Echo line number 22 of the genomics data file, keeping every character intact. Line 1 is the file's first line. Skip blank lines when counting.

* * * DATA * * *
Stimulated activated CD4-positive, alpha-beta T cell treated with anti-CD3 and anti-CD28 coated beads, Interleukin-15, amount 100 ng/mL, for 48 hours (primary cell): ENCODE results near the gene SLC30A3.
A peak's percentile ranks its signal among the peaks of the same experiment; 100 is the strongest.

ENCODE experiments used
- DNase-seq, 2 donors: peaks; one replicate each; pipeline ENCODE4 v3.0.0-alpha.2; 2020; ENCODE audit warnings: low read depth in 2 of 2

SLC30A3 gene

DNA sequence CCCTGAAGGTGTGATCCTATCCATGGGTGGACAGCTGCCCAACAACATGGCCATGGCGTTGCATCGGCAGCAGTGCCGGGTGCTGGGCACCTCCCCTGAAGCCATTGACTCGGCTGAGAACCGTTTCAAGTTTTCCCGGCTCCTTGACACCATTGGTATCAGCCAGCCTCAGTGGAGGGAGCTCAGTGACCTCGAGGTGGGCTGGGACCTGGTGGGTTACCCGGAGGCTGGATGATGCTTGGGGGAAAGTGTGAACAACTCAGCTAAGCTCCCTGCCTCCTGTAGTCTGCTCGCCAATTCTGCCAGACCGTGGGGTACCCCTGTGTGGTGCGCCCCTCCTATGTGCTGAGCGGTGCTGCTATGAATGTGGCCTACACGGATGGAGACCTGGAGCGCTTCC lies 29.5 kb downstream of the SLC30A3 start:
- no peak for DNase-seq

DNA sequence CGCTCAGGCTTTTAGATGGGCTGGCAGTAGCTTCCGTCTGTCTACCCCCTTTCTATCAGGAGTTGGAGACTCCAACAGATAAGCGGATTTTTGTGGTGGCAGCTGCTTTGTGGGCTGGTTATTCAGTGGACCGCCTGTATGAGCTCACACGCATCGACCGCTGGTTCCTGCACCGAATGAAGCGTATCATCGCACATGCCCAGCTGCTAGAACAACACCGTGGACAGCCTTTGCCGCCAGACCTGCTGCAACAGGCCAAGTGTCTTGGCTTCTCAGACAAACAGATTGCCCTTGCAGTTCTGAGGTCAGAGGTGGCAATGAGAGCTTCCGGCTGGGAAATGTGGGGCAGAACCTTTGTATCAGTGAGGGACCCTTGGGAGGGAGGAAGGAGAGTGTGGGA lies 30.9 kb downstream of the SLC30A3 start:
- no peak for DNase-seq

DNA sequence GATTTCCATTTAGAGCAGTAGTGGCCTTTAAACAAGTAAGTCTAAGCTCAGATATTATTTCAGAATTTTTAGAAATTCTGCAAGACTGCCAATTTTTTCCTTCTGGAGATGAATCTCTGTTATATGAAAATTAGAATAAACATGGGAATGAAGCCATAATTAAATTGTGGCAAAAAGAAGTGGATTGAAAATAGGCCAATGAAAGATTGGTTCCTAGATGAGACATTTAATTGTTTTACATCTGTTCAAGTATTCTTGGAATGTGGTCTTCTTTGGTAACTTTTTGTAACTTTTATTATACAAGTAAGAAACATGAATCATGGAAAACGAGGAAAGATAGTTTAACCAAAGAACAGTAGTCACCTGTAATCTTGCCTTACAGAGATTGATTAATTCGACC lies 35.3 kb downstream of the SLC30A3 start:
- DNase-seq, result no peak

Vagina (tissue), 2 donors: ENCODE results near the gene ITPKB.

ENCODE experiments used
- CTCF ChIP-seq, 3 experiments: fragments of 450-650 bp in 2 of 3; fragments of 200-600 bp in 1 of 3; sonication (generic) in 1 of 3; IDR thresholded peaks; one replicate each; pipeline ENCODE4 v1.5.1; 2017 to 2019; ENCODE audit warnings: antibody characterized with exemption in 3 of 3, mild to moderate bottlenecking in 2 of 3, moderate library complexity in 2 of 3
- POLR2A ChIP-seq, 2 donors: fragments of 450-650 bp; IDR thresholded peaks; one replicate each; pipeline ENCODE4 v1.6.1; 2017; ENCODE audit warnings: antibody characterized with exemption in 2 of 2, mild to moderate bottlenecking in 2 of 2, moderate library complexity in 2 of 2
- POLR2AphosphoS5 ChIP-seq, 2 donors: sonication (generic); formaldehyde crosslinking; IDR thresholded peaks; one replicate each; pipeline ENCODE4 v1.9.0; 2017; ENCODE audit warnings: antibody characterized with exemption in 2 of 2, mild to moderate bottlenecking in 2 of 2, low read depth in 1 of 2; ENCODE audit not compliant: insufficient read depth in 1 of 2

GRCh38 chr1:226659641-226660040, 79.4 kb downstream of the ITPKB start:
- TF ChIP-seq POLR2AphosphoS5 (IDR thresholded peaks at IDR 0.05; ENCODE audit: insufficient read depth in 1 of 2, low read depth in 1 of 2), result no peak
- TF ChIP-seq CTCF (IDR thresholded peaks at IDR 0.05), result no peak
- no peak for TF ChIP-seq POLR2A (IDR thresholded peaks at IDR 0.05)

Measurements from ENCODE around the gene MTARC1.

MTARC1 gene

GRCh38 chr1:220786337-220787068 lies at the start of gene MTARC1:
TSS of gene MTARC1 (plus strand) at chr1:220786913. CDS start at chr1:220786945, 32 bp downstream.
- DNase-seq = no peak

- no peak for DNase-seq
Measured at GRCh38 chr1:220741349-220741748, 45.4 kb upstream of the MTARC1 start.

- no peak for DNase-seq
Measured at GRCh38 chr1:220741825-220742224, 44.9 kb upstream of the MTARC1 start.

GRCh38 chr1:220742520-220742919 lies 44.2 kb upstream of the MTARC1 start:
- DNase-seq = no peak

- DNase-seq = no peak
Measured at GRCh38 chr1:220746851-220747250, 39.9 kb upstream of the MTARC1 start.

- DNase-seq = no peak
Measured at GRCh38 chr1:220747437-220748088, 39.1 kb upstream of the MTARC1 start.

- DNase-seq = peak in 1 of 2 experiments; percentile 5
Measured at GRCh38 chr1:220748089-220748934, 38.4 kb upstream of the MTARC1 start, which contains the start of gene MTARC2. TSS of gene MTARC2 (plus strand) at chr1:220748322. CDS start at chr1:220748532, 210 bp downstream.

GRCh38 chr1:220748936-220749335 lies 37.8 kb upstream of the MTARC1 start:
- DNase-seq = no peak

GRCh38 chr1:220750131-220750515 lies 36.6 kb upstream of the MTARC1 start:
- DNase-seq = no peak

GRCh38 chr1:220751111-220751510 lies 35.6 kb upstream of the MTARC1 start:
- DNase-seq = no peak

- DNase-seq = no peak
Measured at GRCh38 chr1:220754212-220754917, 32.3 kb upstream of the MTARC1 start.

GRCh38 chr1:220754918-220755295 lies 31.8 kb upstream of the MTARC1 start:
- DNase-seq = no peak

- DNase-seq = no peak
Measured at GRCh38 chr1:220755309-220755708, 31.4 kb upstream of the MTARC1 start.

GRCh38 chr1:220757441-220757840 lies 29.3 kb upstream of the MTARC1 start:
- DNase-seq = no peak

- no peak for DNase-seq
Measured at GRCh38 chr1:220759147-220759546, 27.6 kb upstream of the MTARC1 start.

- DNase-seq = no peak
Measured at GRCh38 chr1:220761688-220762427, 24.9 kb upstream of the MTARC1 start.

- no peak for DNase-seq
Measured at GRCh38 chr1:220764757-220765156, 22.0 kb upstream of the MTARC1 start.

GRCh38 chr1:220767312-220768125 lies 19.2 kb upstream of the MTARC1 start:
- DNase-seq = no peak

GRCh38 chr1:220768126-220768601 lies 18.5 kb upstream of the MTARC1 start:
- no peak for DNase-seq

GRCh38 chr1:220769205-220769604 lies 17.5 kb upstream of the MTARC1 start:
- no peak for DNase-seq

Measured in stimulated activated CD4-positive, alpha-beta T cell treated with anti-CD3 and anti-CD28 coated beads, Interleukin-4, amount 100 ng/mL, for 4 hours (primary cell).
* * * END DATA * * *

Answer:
MTARC1 gene